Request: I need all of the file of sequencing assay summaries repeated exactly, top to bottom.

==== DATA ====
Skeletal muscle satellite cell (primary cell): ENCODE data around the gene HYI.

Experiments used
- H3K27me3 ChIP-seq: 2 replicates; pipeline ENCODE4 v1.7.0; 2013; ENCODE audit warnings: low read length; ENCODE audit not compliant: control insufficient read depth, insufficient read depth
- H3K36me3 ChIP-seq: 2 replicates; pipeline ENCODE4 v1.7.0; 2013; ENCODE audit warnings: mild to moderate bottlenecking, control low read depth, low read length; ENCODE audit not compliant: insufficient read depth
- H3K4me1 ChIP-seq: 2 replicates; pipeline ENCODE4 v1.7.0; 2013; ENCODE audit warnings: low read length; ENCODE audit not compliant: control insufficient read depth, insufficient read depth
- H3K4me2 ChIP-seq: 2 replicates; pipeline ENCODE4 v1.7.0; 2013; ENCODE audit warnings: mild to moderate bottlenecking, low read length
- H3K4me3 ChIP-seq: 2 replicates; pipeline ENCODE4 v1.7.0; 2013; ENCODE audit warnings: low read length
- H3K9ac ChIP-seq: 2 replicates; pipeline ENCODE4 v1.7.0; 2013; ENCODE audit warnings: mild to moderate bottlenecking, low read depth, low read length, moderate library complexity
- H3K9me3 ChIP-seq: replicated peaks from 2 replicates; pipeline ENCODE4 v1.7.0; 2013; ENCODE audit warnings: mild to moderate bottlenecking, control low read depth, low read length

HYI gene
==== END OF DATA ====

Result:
Skeletal muscle satellite cell (primary cell): ENCODE data around the gene HYI.

Experiments used
- H3K27me3 ChIP-seq: 2 replicates; pipeline ENCODE4 v1.7.0; 2013; ENCODE audit warnings: low read length; ENCODE audit not compliant: control insufficient read depth, insufficient read depth
- H3K36me3 ChIP-seq: 2 replicates; pipeline ENCODE4 v1.7.0; 2013; ENCODE audit warnings: mild to moderate bottlenecking, control low read depth, low read length; ENCODE audit not compliant: insufficient read depth
- H3K4me1 ChIP-seq: 2 replicates; pipeline ENCODE4 v1.7.0; 2013; ENCODE audit warnings: low read length; ENCODE audit not compliant: control insufficient read depth, insufficient read depth
- H3K4me2 ChIP-seq: 2 replicates; pipeline ENCODE4 v1.7.0; 2013; ENCODE audit warnings: mild to moderate bottlenecking, low read length
- H3K4me3 ChIP-seq: 2 replicates; pipeline ENCODE4 v1.7.0; 2013; ENCODE audit warnings: low read length
- H3K9ac ChIP-seq: 2 replicates; pipeline ENCODE4 v1.7.0; 2013; ENCODE audit warnings: mild to moderate bottlenecking, low read depth, low read length, moderate library complexity
- H3K9me3 ChIP-seq: replicated peaks from 2 replicates; pipeline ENCODE4 v1.7.0; 2013; ENCODE audit warnings: mild to moderate bottlenecking, control low read depth, low read length

HYI gene